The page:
Davis Instruments is sold to JPB

Columbia-based acquirer is headed by former Grace CEO


January 04, 2000|By Kristine Henry | Kristine Henry,SUN STAFF

A holding company headed by the former chief executive of chemical maker W. R. Grace said yesterday that it has purchased Baltimore-based Davis Instruments Manufacturing Co. Inc. for an undisclosed price.

Privately held Davis, founded in Baltimore 88 years ago, distributes measurement and control equipment. Several years ago it entered a new arena by providing calibration services, which is to manufacturing equipment what a tuneup is to a car.

"We have a vision of dominating the calibration-service market nationally and we needed to find a financial partner to aid us and help us with financial aspects," said Lee Rudow, 35, president of Davis.

The firm it found was JPB Enterprises Inc. of Columbia. Its chief executive officer, J. P. Bolduc, headed Boca Raton, Fla.-based Grace until his resignation in March 1995. Ten months later he founded JPB.

Rudow will remain president and none of Davis' 90 employees are expected to be laid off. Rather, JPB plans to use it as a platform to go after similar companies -- which Bolduc declined to name -- and fold them into Davis.

"We always look for companies that have value -- name value, reputation value, quality of enterprise value and value in leadership," said Bolduc, 60. "Davis satisfied all those requirements."

Davis' roots date back to 1779 in Derby, England, where it began as a manufacturer of underground-mining equipment. In 1912, the Davis family set up shop in Baltimore. The company now has annual revenue of more than $30 million. Rudow said he is "highly confident" of JPB's ability to help the company grow, despite some problems associated with Grace during Bolduc's tenure.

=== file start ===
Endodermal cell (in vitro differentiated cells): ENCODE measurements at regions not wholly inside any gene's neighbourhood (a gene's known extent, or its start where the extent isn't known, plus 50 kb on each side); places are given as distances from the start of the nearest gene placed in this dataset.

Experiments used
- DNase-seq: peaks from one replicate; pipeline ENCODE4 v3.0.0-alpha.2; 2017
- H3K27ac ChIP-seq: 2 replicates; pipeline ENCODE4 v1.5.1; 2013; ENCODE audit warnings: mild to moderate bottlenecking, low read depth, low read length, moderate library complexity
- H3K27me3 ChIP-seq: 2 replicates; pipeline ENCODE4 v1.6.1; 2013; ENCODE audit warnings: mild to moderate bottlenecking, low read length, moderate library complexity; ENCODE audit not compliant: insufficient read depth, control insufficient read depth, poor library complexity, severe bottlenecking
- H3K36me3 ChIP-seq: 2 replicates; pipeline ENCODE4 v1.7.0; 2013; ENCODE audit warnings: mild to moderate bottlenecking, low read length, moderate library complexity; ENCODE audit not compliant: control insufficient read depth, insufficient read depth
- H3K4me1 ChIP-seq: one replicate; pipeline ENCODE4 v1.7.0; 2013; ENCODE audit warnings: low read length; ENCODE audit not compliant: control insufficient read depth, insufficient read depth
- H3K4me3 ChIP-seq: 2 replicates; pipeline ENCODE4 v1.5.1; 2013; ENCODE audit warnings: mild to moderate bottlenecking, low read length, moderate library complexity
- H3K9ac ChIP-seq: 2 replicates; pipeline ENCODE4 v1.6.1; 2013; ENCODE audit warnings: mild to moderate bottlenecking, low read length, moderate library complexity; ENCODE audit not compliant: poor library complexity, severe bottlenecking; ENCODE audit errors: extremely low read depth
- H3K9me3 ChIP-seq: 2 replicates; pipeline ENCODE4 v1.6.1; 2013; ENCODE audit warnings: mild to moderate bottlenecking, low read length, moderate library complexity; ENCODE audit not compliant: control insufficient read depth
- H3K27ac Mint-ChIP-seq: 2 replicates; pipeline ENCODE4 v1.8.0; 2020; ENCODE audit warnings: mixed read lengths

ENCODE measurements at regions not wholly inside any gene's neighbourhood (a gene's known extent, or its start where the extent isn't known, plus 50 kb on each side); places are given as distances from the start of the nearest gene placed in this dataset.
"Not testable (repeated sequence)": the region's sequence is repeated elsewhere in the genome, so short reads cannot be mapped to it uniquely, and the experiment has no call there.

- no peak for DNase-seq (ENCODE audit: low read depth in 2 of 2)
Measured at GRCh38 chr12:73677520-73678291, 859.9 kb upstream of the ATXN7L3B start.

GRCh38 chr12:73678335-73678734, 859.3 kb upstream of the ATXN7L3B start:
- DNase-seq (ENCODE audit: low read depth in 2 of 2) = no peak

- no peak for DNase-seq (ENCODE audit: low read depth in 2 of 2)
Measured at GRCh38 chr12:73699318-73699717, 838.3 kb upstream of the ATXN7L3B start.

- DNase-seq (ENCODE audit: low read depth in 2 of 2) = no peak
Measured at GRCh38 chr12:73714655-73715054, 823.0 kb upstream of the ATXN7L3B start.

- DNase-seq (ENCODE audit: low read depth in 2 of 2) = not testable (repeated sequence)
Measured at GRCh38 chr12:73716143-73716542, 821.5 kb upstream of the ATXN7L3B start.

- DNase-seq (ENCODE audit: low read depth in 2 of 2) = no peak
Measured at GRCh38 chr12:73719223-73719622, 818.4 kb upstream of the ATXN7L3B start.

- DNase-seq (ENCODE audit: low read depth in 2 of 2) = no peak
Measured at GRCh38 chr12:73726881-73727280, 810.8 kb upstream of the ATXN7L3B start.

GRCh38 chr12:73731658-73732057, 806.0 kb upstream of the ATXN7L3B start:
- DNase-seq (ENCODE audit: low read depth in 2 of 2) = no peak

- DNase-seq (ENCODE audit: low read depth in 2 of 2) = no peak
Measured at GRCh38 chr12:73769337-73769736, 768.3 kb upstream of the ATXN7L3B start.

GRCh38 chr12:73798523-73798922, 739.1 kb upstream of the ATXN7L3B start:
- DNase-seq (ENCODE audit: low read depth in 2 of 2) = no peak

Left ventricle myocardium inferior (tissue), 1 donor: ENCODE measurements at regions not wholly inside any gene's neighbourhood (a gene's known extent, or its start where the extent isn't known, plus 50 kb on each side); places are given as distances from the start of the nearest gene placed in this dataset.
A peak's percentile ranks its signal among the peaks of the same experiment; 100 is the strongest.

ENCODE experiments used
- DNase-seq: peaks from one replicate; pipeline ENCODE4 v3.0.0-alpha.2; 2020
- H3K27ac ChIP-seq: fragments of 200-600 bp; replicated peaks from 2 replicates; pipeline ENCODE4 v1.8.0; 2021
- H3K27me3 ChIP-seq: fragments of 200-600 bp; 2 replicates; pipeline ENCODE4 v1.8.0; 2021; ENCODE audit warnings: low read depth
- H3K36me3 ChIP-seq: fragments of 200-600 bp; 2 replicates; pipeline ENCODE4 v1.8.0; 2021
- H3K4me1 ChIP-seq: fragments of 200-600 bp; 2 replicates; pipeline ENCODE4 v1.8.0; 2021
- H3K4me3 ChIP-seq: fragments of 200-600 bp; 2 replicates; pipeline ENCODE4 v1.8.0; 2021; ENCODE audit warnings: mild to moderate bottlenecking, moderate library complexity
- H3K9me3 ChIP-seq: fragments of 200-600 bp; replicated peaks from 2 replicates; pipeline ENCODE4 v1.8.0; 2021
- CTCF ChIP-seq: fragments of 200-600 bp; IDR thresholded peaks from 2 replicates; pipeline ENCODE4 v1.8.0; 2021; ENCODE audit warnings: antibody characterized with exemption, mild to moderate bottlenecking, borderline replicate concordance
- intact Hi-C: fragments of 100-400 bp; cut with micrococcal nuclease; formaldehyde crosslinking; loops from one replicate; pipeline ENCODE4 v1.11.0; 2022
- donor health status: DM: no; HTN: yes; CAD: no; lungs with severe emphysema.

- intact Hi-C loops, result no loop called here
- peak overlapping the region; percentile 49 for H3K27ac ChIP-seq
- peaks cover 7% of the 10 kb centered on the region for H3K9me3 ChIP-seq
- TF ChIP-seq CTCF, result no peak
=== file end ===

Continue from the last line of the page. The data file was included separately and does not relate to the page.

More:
The Securities and Exchange Commission charged Grace with allegedly using reserve funds to improperly inflate earnings in 1994.

The company settled with the SEC last year, agreeing to pay $1 million toward an education fund that will be used to increase awareness about financial reporting principles. However, Bolduc said he and other officials have not settled and are still involved in the civil lawsuit, which the SEC filed in December 1998.

"What we did was absolutely and unequivocally correct and the only right thing to do in terms of reporting earnings," Bolduc said. "If I had it all to do over again I would do it exactly the way I did it."

Bolduc's resignation from Grace came amid allegations, which he strenuously denies, that he sexually harassed five women at the company. One lawsuit was filed -- and dismissed. Bolduc had also raised the ire of some at the firm by shining light on the large retirement package paid to former Chairman J. Peter Grace.

"We've been working with the [JPB] Group for six months," Rudow said, "and I have a high degree of confidence in our ability to work together."

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